Planning for a health crisis is one thing. Many forward-thinking adults anticipate the possibility of someday needing long-term care. Many create legal documents and plans with the help of professionals such as attorneys and agencies that help people plan for crises before they happen.
If your mother, father or both of your parents have discussed this topic freely over the years and kept you informed about there wishes and about where important paperwork is kept, your family is ahead of the game.
You may need assistance while you manage the many decisions that lie ahead, but if you are confident that you know what to do, the amount of stress and disruption overall may be minimized.
You may draw on family teamwork while also turning to trusted professionals to help your ailing father or mother prepare to transition from a hospital or rehabilitation center to a nursing facility, whether temporarily of indefinitely.
Responding to a sudden health crisis is another thing.
Without much advance preparation or information, a sudden crisis may feel chaotic and frightening. Perhaps your elderly parent never divulged where they kept important papers. Perhaps procrastination kept them from completing a comprehensive estate plan before a debilitating injury or illness.
Suddenly, you face many areas of concern all at once, such as:
- Providing personal visits to your distressed parent and taking care of practical matters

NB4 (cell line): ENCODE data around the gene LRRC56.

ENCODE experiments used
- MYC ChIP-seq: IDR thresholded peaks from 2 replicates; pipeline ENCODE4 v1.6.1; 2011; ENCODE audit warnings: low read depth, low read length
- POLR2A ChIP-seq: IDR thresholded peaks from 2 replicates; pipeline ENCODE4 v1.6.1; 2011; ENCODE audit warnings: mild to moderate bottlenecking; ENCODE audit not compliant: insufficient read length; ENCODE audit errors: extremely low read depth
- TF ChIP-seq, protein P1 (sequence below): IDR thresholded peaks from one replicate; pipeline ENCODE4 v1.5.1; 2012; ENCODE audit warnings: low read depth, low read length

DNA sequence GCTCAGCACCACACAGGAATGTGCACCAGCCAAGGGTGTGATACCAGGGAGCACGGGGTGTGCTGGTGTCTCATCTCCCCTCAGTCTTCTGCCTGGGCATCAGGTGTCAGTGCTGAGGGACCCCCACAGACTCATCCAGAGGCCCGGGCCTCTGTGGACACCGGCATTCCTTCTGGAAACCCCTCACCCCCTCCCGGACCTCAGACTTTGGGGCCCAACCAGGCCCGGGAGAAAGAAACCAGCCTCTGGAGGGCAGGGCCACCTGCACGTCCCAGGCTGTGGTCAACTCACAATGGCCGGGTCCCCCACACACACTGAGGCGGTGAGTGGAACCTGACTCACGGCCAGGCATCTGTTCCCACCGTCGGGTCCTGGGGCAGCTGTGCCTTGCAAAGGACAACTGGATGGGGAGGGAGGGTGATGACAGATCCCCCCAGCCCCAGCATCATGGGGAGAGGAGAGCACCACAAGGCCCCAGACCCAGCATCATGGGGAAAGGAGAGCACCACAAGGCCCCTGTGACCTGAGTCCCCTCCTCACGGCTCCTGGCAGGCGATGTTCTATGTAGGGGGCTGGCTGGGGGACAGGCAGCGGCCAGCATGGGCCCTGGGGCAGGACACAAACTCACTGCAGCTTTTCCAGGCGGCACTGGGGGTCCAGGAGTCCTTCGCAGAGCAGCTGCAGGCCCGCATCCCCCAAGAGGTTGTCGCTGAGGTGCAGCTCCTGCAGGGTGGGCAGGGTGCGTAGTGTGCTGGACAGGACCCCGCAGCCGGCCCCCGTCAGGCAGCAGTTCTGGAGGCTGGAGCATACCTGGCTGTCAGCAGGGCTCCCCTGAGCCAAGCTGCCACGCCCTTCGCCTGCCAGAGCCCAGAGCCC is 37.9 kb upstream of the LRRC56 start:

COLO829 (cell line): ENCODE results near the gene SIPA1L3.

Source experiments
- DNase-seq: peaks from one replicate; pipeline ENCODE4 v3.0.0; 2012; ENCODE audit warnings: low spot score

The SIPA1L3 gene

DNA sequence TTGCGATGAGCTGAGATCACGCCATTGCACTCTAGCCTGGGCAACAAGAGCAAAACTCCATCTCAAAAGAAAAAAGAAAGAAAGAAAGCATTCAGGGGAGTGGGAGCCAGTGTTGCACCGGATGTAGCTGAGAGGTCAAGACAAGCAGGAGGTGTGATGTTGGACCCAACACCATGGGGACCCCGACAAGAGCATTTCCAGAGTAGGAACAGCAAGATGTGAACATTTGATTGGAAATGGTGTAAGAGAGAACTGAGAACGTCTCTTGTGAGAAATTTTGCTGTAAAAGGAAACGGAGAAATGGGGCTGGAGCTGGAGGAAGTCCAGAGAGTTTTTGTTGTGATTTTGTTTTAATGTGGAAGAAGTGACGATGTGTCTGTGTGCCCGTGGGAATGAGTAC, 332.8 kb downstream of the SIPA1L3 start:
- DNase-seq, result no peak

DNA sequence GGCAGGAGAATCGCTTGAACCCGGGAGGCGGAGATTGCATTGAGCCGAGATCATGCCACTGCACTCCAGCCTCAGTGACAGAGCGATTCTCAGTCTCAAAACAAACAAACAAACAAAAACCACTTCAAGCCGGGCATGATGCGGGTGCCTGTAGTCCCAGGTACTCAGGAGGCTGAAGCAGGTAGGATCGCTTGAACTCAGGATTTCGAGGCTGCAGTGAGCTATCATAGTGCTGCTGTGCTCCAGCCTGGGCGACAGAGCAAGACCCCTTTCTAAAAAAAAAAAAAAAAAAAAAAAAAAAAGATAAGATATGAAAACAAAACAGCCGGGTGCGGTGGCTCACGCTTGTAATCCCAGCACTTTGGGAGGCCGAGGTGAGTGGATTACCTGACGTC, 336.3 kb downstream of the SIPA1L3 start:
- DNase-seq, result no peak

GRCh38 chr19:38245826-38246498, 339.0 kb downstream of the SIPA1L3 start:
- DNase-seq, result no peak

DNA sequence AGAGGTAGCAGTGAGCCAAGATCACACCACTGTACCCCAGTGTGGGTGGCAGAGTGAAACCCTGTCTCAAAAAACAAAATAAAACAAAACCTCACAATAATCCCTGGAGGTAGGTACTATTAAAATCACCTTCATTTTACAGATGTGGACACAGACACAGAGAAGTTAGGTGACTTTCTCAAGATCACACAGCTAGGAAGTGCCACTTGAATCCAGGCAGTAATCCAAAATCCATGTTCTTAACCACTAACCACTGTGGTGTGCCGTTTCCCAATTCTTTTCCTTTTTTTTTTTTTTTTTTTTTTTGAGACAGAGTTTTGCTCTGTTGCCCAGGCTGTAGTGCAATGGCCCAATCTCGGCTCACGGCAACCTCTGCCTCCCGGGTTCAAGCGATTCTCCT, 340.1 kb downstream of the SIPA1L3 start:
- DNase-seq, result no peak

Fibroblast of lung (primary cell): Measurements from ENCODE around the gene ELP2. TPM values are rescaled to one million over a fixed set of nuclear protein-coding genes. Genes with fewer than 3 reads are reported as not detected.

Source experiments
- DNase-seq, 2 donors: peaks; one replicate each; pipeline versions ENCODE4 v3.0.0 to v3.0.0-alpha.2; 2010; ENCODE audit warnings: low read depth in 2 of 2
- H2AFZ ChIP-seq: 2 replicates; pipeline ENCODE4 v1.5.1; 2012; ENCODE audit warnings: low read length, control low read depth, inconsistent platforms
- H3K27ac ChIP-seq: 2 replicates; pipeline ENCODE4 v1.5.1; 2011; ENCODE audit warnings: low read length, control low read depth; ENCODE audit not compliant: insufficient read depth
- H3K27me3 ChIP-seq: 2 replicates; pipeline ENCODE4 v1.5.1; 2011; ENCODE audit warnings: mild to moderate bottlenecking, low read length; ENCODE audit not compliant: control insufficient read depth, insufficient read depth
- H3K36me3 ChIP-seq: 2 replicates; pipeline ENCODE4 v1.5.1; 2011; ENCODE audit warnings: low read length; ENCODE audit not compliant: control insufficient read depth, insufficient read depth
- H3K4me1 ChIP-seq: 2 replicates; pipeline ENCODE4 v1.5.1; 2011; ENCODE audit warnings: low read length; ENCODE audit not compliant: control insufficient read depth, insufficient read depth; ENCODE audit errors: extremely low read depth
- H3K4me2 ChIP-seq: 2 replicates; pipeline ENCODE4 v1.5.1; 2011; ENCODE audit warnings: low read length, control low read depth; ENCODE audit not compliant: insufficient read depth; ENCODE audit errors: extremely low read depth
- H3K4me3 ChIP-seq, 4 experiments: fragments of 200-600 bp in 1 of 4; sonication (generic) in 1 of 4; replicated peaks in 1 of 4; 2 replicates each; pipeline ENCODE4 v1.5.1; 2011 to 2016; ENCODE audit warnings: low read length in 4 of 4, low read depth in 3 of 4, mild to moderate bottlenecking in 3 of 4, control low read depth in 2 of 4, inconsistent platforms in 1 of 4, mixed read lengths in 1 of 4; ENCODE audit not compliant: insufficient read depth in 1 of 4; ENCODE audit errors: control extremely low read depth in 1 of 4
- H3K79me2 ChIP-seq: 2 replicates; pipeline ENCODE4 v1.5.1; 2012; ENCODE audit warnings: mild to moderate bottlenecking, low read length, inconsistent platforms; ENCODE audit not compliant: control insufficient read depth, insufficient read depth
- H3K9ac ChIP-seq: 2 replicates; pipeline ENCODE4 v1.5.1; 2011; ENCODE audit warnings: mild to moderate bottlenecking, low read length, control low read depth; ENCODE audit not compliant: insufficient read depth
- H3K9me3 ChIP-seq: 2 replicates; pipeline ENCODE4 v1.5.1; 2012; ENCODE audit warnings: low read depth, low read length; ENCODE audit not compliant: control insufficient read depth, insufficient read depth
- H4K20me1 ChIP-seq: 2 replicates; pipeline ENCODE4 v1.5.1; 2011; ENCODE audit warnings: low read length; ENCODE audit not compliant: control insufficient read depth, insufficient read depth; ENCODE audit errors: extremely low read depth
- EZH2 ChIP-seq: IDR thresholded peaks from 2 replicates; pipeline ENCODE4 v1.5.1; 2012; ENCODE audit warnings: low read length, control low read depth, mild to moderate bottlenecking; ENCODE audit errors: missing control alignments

- Communicating with medical professionals, insurers and others involved in caring for your loved one
- Making decisions about medical treatment and continuing care after a hospitalization
- Evaluating long-term care facilities and understanding admissions processes
- Identifying financial resources to cover necessary costs
- Devising strategies for managing physical aspects of a move
Throughout this process of watching out for your elderly parent’s interests and care, questions about Medicaid may come up if their condition means that they will need long-term care.
Will Medicaid be a necessary source of financial support?
About 20 percent of Americans need Medicaid assistance sooner or later, and a time of decline after a health crisis is a likely time for this need to emerge. If so, when and how will Medicaid eligibility come about? Will your elderly parent need to sell their home and spend the proceeds before Medicaid eligibility kicks in? Considering these possibilities and ways to protect property is an aspect of estate planning that should not be ignored, even by people who have lived comfortably all their lives.